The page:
The guy doesn’t re-­emerge and I feel the fluttering of panic that this is all some elaborate con and there is no key or house by the sea. Then a buxom woman with a mop of dyed blonde hair barrels through the door, key dangling enticingly from her chubby fingers.

‘Elizabeth Hall?’ she says in a thick Cornish accent.

I nod and she hands over the key, her face breaking into a smile. ‘Aren’t you lucky, going to stay at the Hide­away. Beautiful views. Not that I’ve ever stayed there myself. I didn’t know they rented it out?’

I take the key gratefully. ‘I don’t know if they do, usually. We’re doing a house swap.’

Her eyes widen. ‘A house swap? What a great idea. So they’re staying in your house while you’re in theirs?’

I push my debit card into the machine. ‘Yes. Although ours is a flat. In Bath.’

‘I’ve heard Bath’s lovely. I’ve never been.’ She rips off the receipt and hands it to me as I retrieve my card. ‘A house swap though. What a great idea.’ Then her eyes sweep over my cast. ‘Recovering from an accident, are you, love?’

I’d like to tell her to mind her own bloody business, and years ago I might have done just that. But those days are behind me; in my job I can’t afford to lose my temper. So I swallow down my irritation. I can’t tell her the truth – I’d be here all day answering questions.

‘I slipped and broke it,’ I say. It’s only a half­-lie. ‘In the playground. I’m a teacher.’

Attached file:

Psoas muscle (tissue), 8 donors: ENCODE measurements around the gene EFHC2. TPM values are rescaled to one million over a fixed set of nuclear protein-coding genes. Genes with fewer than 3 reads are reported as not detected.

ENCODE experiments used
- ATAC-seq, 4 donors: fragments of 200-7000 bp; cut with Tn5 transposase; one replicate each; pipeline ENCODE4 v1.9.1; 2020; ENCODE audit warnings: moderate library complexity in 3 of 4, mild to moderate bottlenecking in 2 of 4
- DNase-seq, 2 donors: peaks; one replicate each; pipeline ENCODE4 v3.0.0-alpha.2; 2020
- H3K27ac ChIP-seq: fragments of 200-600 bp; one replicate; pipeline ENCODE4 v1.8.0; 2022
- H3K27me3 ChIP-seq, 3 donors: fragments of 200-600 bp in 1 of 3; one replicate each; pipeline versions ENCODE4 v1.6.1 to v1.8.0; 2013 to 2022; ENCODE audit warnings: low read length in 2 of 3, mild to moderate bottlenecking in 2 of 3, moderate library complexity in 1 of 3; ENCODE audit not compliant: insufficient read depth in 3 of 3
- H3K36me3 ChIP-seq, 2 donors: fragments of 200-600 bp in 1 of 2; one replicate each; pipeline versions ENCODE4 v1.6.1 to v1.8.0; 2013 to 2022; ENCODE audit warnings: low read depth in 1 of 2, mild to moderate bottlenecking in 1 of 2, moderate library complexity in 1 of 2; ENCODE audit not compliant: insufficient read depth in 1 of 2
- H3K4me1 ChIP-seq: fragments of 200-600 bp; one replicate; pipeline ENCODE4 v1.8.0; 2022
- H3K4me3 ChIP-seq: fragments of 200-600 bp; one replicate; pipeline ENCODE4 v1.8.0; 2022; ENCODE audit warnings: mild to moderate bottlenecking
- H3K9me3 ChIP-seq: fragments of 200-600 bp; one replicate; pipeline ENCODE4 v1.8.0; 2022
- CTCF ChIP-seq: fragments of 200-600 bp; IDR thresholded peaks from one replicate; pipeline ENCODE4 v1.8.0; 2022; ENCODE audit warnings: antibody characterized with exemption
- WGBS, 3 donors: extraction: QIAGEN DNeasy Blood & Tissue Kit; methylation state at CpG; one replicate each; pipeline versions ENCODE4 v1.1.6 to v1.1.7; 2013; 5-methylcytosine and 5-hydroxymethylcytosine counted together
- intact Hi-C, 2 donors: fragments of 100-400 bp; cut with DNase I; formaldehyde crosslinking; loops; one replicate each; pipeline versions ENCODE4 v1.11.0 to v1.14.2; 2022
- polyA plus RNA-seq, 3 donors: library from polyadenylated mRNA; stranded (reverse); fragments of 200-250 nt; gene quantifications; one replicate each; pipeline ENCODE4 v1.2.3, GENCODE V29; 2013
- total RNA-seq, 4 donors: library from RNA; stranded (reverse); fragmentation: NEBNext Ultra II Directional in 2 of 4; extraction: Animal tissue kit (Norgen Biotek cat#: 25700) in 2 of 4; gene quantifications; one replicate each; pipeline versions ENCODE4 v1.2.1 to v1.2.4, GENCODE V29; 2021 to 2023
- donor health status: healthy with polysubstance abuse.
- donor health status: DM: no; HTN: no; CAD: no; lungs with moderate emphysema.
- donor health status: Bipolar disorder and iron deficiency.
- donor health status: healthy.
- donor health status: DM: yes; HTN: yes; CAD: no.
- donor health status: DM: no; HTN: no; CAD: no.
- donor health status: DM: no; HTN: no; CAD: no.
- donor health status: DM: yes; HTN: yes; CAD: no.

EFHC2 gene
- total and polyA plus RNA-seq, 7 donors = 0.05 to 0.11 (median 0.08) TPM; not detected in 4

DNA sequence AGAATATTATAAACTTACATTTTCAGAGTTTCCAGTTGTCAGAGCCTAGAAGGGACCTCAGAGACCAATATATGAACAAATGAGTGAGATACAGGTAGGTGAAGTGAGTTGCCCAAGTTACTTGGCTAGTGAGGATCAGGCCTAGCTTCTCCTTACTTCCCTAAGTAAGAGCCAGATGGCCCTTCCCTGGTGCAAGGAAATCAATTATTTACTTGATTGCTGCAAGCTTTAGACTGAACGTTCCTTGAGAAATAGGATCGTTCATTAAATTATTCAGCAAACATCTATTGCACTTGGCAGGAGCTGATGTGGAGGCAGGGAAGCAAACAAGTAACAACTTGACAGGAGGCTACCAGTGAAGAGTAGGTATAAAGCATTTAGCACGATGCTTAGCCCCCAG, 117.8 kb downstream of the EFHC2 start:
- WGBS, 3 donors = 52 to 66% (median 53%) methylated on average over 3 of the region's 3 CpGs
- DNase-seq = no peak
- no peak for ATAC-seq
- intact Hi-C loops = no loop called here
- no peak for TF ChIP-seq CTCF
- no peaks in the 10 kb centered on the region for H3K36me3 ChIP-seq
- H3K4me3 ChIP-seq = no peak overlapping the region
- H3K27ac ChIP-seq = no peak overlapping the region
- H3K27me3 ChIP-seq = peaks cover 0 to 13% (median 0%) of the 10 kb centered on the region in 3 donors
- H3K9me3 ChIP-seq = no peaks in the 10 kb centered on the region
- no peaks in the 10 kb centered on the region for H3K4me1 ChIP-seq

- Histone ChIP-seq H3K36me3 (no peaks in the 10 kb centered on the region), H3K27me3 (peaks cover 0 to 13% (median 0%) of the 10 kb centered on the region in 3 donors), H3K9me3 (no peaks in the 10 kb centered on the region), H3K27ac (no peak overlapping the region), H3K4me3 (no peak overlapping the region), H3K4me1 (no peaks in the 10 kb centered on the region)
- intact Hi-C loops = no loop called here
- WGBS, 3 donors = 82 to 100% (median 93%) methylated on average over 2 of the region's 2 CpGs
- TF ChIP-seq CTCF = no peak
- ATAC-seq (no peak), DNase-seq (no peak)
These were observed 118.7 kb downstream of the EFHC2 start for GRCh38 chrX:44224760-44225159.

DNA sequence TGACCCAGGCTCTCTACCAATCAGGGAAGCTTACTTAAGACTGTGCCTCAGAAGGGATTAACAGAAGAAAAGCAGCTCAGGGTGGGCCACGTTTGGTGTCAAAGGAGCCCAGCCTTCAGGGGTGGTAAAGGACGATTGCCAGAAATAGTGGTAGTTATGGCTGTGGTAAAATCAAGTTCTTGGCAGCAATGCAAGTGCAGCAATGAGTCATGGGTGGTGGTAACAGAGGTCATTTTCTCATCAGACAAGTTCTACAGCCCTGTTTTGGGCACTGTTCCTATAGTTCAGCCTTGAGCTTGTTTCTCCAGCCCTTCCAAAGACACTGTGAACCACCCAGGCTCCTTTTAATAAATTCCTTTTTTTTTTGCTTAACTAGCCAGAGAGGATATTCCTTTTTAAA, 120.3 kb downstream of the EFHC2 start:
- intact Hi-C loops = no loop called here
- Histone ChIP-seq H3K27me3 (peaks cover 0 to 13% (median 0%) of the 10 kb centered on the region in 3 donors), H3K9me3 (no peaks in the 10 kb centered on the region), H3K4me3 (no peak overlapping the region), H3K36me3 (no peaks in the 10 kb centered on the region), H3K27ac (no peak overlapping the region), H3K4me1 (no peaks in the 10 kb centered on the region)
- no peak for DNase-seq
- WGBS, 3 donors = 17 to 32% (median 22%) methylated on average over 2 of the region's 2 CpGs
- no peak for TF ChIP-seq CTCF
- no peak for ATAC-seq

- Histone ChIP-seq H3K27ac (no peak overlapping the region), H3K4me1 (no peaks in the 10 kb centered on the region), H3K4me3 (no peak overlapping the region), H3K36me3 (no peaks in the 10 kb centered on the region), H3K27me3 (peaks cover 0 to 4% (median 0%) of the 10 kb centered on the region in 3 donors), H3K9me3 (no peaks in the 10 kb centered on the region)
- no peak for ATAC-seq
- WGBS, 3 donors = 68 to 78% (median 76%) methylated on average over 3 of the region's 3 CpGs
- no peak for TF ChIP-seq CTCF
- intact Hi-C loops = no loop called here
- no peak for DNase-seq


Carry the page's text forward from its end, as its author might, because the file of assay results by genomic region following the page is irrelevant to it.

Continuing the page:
She grimaces. ‘Ooh, nasty. Did one of those little blighters push you over?’

I shake my head and force out a laugh, explaining that I’d tripped over a skipping rope which had been left on the tarmac, all the while trying to extricate myself from the conversation by inching further to­wards the exit. ‘Thanks again,’ I say, waving the key at her and hurrying through the door before she can ask another question.

 

I spot Jamie through the windscreen, impatiently tapping the steering wheel with his fingers. We’ve had our fair share of rows lately, mostly over money, and I don’t want to upset the fragile equilibrium that we seem to have found since the miscarriage. I slide into the passenger seat. ‘Sorry about that. The woman wouldn’t stop asking me questions.’

His expression darkens. ‘What about?’

‘Oh, my cast. The accident.’

‘You didn’t tell her?’ His voice is unusually sharp.

‘No, of course not.’ I pull the seat belt over my shoulder.

‘Good. We’re supposed to be getting away from it all. Has she given you the key?’

I hold it up to show him. It’s attached to a small glass heart that glints in the sun.

He visibly relaxes. ‘Thank God. I thought it had all been a mistake. You know what they say? If it’s too good to be true . . .’